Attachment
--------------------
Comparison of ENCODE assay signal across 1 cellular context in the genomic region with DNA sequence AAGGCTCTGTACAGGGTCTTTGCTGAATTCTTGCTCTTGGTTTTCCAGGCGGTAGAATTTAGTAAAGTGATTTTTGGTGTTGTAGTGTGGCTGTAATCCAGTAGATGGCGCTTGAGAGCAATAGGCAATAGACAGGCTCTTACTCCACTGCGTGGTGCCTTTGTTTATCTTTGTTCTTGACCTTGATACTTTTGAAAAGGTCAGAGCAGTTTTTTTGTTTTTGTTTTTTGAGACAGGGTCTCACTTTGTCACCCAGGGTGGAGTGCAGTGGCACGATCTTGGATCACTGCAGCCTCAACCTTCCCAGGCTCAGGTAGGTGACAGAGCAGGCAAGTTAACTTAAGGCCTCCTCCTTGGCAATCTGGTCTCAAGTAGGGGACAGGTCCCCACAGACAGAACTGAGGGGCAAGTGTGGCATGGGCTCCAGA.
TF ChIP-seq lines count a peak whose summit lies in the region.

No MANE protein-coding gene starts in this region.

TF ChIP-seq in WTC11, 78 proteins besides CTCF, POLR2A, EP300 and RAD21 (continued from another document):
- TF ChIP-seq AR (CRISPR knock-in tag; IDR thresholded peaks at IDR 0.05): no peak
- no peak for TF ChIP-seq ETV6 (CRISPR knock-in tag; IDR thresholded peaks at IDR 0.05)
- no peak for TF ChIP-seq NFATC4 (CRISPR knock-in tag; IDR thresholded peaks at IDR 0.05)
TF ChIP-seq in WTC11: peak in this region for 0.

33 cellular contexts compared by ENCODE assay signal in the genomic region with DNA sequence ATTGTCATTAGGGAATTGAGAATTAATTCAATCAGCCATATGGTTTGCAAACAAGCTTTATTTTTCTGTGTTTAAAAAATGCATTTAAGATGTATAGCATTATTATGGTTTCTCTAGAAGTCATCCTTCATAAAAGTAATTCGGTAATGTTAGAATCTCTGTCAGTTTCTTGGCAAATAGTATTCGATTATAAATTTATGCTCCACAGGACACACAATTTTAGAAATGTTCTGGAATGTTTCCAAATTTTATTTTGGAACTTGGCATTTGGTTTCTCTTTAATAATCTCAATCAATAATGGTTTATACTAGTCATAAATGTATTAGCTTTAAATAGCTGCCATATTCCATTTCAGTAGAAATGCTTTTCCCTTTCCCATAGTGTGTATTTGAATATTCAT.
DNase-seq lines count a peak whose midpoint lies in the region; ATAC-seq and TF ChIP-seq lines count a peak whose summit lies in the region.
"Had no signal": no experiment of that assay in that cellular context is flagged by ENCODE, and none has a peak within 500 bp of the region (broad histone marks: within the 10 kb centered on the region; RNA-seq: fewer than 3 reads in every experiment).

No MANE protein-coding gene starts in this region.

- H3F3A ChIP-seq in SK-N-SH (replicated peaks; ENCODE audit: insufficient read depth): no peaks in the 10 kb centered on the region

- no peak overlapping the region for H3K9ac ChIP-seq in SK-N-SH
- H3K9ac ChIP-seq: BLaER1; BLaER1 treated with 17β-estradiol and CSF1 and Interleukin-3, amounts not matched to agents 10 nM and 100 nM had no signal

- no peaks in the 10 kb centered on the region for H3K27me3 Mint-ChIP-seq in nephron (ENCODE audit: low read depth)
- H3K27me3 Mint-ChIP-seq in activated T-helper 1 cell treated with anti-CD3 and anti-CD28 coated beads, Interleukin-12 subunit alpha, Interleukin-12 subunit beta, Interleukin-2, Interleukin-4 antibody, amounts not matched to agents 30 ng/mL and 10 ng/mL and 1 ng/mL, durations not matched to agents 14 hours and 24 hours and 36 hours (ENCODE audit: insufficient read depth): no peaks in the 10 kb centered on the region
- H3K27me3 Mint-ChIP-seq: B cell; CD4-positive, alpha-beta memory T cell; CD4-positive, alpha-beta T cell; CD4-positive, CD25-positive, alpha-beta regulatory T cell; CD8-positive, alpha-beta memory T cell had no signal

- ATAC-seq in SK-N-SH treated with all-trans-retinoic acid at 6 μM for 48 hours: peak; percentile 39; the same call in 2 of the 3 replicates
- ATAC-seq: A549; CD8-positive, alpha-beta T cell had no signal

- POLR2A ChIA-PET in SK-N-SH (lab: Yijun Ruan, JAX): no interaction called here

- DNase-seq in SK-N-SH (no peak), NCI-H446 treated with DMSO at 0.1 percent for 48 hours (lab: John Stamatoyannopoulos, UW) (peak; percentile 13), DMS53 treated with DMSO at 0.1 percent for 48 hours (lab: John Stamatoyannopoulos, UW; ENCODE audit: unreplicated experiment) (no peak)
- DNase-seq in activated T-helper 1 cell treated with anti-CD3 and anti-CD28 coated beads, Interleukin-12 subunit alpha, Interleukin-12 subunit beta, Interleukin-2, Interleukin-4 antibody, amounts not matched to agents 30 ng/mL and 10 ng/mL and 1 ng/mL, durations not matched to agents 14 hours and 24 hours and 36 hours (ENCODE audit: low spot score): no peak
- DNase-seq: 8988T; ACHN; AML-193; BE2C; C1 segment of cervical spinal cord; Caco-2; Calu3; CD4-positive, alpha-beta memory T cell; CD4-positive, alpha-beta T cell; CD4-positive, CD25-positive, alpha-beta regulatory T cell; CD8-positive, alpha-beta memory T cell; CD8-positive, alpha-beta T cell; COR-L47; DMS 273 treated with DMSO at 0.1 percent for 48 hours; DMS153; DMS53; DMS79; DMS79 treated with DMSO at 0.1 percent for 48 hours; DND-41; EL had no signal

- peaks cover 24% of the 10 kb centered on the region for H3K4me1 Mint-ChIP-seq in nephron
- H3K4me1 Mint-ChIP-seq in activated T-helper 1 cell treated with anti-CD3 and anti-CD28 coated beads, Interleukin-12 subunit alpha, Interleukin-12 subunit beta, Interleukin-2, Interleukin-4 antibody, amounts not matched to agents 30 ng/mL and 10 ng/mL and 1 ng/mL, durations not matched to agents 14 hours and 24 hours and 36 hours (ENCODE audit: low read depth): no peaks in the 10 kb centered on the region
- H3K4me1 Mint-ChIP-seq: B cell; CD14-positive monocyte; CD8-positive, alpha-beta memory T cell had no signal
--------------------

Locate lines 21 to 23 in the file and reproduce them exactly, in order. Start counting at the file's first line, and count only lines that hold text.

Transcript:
- POLR2A ChIA-PET in SK-N-SH (lab: Yijun Ruan, JAX): no interaction called here

- DNase-seq in SK-N-SH (no peak), NCI-H446 treated with DMSO at 0.1 percent for 48 hours (lab: John Stamatoyannopoulos, UW) (peak; percentile 13), DMS53 treated with DMSO at 0.1 percent for 48 hours (lab: John Stamatoyannopoulos, UW; ENCODE audit: unreplicated experiment) (no peak)
- DNase-seq in activated T-helper 1 cell treated with anti-CD3 and anti-CD28 coated beads, Interleukin-12 subunit alpha, Interleukin-12 subunit beta, Interleukin-2, Interleukin-4 antibody, amounts not matched to agents 30 ng/mL and 10 ng/mL and 1 ng/mL, durations not matched to agents 14 hours and 24 hours and 36 hours (ENCODE audit: low spot score): no peak